According to reports, the poor response to Tamil Nadu’s solar power purchase tender is having an obvious consequence. The bidders are in no mood to negotiate the tariff at which they will sell electricity to the State’s distribution company TANGEDCO.
TANGEDCO, a State-owned company, put out the tender to buy solar power from up to 1,000 MW of capacity which would be set up by developers who win the right to sell power at tariffs discovered through the tender process.
Bids were opened on Friday and the total bid capacity totalled to only 499 MW. The Tamil Nadu Government had earlier anticipated bids for well over 1,000 MW.
TANGEDCO, following a TN Tender Transparency Act, had said it would negotiate with second-best and the following bids, asking them to match the best bid.
But now that the response to the tender has been poor, several developers that Business Line spoke to said they would adopt a take-it-or-leave-it stance.
For instance, SunEdison, an American company headquartered in Chennai and active in India, which has bid for 50 MW (the highest in this tender), says it may not bring down prices much. “Our view has been that we should bid for whatever best we can and leave it,” the Managing Director of SunEdison, Pasupathy Gopalan, told Business Line. “I don’t see us changing our bid price appreciably,” he said.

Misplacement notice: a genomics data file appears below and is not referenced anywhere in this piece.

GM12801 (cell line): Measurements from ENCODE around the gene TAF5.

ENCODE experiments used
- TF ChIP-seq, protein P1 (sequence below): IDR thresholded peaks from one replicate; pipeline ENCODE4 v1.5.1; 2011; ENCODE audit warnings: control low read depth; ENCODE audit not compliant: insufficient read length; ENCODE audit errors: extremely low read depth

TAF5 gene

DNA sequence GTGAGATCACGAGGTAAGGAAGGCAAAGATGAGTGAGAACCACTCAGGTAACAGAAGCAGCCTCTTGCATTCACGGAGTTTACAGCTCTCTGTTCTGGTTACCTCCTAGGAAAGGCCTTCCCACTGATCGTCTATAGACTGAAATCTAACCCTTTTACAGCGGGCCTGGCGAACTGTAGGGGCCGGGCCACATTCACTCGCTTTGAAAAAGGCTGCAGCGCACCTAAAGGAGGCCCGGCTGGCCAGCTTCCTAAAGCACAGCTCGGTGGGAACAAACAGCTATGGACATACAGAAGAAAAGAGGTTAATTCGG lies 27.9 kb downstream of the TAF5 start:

The price bids are yet to be opened and hence at this point in time the quoted tariffs are not known. However, enquiries reveal that a number of developers have bid at rather high prices — Rs 9 and above — hoping for an opportunistic windfall.
Now, the poor response to the tender provides them with just such an opportunity.
It remains to be seen whether TANGEDCO would reject the high-priced opportunistic bids. If it doesn’t, the State Government will have to pay a high price for solar power, especially because the developers have been promised a 5 per cent tariff escalation for the first 10 of the 20-year power purchase period.
If it rejects the high-priced bid, it would be a loss of face for TANGEDCO if it finally comes up with something like 200-250 MW against a 1,000 MW tender.